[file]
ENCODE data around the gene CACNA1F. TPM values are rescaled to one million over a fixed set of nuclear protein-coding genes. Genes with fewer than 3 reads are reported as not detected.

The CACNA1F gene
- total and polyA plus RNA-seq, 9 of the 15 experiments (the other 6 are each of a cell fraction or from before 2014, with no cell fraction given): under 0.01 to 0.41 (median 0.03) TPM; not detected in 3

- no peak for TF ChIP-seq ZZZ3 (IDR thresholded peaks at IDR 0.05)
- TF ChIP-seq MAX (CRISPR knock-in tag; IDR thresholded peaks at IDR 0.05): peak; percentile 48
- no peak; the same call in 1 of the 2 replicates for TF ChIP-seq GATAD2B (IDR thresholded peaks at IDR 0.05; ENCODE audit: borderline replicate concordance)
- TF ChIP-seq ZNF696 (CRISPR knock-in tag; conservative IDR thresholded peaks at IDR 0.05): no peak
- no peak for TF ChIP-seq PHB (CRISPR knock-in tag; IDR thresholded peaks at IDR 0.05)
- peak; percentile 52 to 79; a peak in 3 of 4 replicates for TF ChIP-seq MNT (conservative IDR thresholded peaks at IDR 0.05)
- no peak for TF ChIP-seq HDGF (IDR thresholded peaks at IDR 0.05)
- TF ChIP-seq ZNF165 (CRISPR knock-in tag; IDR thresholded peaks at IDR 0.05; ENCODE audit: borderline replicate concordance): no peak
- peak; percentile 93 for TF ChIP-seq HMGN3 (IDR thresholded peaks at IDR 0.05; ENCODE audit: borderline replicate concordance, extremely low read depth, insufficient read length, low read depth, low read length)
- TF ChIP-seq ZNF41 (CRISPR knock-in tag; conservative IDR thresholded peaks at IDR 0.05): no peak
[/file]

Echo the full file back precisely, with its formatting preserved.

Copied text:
ENCODE data around the gene CACNA1F. TPM values are rescaled to one million over a fixed set of nuclear protein-coding genes. Genes with fewer than 3 reads are reported as not detected.

The CACNA1F gene
- total and polyA plus RNA-seq, 9 of the 15 experiments (the other 6 are each of a cell fraction or from before 2014, with no cell fraction given): under 0.01 to 0.41 (median 0.03) TPM; not detected in 3

- no peak for TF ChIP-seq ZZZ3 (IDR thresholded peaks at IDR 0.05)
- TF ChIP-seq MAX (CRISPR knock-in tag; IDR thresholded peaks at IDR 0.05): peak; percentile 48
- no peak; the same call in 1 of the 2 replicates for TF ChIP-seq GATAD2B (IDR thresholded peaks at IDR 0.05; ENCODE audit: borderline replicate concordance)
- TF ChIP-seq ZNF696 (CRISPR knock-in tag; conservative IDR thresholded peaks at IDR 0.05): no peak
- no peak for TF ChIP-seq PHB (CRISPR knock-in tag; IDR thresholded peaks at IDR 0.05)
- peak; percentile 52 to 79; a peak in 3 of 4 replicates for TF ChIP-seq MNT (conservative IDR thresholded peaks at IDR 0.05)
- no peak for TF ChIP-seq HDGF (IDR thresholded peaks at IDR 0.05)
- TF ChIP-seq ZNF165 (CRISPR knock-in tag; IDR thresholded peaks at IDR 0.05; ENCODE audit: borderline replicate concordance): no peak
- peak; percentile 93 for TF ChIP-seq HMGN3 (IDR thresholded peaks at IDR 0.05; ENCODE audit: borderline replicate concordance, extremely low read depth, insufficient read length, low read depth, low read length)
- TF ChIP-seq ZNF41 (CRISPR knock-in tag; conservative IDR thresholded peaks at IDR 0.05): no peak